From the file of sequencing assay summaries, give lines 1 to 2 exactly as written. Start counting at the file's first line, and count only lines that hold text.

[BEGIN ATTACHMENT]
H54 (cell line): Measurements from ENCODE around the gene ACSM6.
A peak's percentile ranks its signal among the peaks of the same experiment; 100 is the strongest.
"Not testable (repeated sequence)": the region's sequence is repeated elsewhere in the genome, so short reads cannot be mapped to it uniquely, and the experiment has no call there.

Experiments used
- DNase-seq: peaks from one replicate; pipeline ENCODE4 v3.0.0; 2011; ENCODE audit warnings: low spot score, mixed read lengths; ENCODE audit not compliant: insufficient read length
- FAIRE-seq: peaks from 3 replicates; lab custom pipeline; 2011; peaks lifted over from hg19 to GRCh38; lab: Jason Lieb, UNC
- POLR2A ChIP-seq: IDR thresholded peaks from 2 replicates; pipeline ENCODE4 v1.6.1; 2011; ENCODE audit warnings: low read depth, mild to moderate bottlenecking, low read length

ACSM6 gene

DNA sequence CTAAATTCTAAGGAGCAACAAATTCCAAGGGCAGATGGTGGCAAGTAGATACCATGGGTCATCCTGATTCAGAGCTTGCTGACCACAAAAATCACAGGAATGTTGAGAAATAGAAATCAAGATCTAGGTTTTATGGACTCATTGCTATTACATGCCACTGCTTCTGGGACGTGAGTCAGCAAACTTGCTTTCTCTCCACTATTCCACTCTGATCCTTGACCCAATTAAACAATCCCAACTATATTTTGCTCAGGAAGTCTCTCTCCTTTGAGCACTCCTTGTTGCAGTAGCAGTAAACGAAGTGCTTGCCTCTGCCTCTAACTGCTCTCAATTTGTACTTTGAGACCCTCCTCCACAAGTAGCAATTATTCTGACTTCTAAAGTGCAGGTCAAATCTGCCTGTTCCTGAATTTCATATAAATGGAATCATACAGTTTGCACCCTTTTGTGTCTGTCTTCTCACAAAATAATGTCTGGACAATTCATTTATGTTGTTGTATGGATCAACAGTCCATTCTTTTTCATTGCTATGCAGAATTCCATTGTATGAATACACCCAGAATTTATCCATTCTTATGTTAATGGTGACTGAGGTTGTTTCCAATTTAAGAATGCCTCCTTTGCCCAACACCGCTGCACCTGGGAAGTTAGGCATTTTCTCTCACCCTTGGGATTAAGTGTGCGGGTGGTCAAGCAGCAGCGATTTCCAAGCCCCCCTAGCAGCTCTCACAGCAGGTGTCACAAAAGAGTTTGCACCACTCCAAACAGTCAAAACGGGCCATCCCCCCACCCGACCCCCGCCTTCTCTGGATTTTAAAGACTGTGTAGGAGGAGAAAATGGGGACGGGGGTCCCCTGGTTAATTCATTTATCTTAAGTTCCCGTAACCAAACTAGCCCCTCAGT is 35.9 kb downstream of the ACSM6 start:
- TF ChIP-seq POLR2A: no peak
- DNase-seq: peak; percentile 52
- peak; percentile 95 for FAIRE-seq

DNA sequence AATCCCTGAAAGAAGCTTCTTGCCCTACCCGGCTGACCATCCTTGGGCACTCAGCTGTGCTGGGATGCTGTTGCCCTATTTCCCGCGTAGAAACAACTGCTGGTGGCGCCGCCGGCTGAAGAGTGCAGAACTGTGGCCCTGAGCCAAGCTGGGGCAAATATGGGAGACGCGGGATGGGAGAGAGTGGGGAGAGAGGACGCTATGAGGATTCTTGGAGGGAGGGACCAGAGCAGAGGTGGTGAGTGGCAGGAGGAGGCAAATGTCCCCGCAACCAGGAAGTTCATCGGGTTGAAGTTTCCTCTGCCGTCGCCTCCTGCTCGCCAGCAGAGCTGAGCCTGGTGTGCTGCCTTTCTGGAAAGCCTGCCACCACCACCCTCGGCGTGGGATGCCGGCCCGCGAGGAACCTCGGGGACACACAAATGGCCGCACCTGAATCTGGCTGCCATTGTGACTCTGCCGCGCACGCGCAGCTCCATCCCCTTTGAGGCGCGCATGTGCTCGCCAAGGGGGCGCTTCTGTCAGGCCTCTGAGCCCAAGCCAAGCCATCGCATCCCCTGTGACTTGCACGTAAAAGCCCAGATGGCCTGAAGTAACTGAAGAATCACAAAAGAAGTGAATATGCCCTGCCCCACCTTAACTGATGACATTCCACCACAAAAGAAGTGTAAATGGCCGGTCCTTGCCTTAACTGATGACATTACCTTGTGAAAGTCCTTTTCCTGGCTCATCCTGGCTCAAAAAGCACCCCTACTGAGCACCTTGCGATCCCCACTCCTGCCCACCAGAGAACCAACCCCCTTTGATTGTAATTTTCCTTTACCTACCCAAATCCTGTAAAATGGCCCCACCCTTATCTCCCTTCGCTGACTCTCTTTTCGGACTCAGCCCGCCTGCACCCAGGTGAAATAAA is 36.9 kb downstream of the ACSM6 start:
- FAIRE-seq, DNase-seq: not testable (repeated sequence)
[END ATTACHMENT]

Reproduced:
H54 (cell line): Measurements from ENCODE around the gene ACSM6.
A peak's percentile ranks its signal among the peaks of the same experiment; 100 is the strongest.